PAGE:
But the pervasive issue was this: both Lim’s and Tham’s memoirs were written in a state of exile. As Lim writes in her essay entitled “Semiotics, Experience, and the Material Self,” “Asian women writers in the twentieth century were and continue to be marginalized by gender. . . . In nations where national identity has been forcibly equated with a national language policy, by their choice of writing in English . . . the Asian women writer, like women everywhere, continues to be constituted by a Male Other. . . . When the society is Confucian, Hindu, Muslim, Christian . . . the female is always a colonized subject. . . . Colonial and postcolonial women have suffered a double-colonization. . . . In order for the woman to write in this doubly colonial world, the self must be in exile, she has to leave the rule of her community and become, if only in her writing, undomesticated, wild.”

So where was I to begin? And how would it end? I was not a writer in exile, nor did I think, in 2007, that the postcolonial narrative or schism still applied—to me. In the ten years since Lim’s and Tham’s books appeared in America, a lot had changed in Malaysia. There were emerging voices; stories were being told that hadn’t been told before. In 1998 the Malaysian Reformasi propelled ordinary Malaysians into the streets in the tens of thousands, people revolted against the decision by Prime Minister Mahathir Mohamad to sack, arrest, and then imprison his deputy, Anwar Ibrahim, for sodomy, a crime that was still punishable by draconian, outdated colonial laws, laws used to silence us. There was a salient, visceral anger on and off the streets; a pervasive sense of self began to invade us—a once-silent people who were not going to be silent any longer—voices needed to be heard. Voices that were no longer afraid, voices that were part and parcel of the Malaysian narrative.

So the work began. I interviewed aunts on both sides—some refused to speak to me, citing that all-familiar strain, How can you write about this! I asked and probed, traveled across Malaysia to speak to Manji—my Punjabi grandmother, alive still, in her nineties—to London, Devon, and the depths of the Welsh countryside, and finally to my ancestral village in the Punjab, India. There would be no rest for two years, until the book was done. But I had lived with it for twenty-three years; the proclivities of (re)imagining and (re)writing a hundred years of family history set against the backdrop of the Chinese/Punjabi migration and diaspora would allow me to excoriate my grief and set my ghosts free.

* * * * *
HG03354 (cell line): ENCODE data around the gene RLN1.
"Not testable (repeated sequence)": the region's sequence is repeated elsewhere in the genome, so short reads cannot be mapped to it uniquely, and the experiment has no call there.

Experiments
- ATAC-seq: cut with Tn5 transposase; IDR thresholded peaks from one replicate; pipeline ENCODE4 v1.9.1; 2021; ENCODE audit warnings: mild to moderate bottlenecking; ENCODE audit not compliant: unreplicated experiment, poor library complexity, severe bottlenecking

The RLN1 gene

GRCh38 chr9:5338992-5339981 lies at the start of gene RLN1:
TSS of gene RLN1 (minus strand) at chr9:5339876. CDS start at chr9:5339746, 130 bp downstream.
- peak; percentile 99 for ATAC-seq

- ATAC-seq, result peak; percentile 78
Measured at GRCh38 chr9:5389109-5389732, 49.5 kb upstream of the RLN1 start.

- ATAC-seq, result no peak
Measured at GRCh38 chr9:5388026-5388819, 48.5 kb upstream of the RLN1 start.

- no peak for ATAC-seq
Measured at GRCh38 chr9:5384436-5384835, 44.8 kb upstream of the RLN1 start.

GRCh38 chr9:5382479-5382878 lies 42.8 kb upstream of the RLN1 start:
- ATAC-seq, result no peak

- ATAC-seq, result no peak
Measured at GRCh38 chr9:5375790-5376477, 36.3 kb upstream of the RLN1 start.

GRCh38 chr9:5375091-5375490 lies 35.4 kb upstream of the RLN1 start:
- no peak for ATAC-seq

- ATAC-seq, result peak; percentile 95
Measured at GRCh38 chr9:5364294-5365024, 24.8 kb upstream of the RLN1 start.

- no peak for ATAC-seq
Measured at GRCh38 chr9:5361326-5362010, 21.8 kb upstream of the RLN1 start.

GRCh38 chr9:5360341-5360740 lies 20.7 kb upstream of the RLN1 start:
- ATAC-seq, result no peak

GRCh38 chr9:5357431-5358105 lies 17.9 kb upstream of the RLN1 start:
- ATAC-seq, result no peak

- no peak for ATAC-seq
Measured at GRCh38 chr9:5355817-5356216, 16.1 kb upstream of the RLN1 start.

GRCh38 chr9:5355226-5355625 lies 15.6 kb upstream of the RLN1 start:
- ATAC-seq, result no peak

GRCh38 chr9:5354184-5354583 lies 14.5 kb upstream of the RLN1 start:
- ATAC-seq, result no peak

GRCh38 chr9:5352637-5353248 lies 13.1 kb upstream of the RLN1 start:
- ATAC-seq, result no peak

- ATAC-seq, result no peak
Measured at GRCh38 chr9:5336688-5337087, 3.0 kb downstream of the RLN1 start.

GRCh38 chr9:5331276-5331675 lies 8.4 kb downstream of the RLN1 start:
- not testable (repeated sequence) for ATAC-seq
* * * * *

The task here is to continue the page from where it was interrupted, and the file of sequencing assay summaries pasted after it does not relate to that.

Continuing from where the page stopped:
And so the book was written, in multiple narratives, navigating bloodlines, curses, histories. I had to write myself into my country’s narrative; I had to be named.

French-Algerian writer and theorist Hélène Cixous wrote, “In order to start living/writing, there must be death.” She, too, had lost her father, and she wrote of a sense of “eviction” from the world, that something so traumatic as losing a parent was likened to a sense of being cast out from the world of the living.

And so the book was written, in multiple narratives, navigating bloodlines, curses, histories. I had to write myself into my country’s narrative; I had to be named. I was not in exile; I chose to write from the present, with my feet firmly on Malaysian soil; I chose to be visible, to be seen. It was a risk, an act of faith.

My father’s death had evicted me from the world, and the only thing to do was to write myself back into it. 

Kuala Lumpur


Bernice Chauly is the author of five books of poetry and prose, including the award-winning memoir Growing Up with Ghosts (Matahari Books, 2011). She lectures in creative writing at the University of Nottingham Malaysia Campus and is the director of the George Town Literary Festival. She is currently editing her first novel, which begins during the Malaysian Reformasi movement of 1998.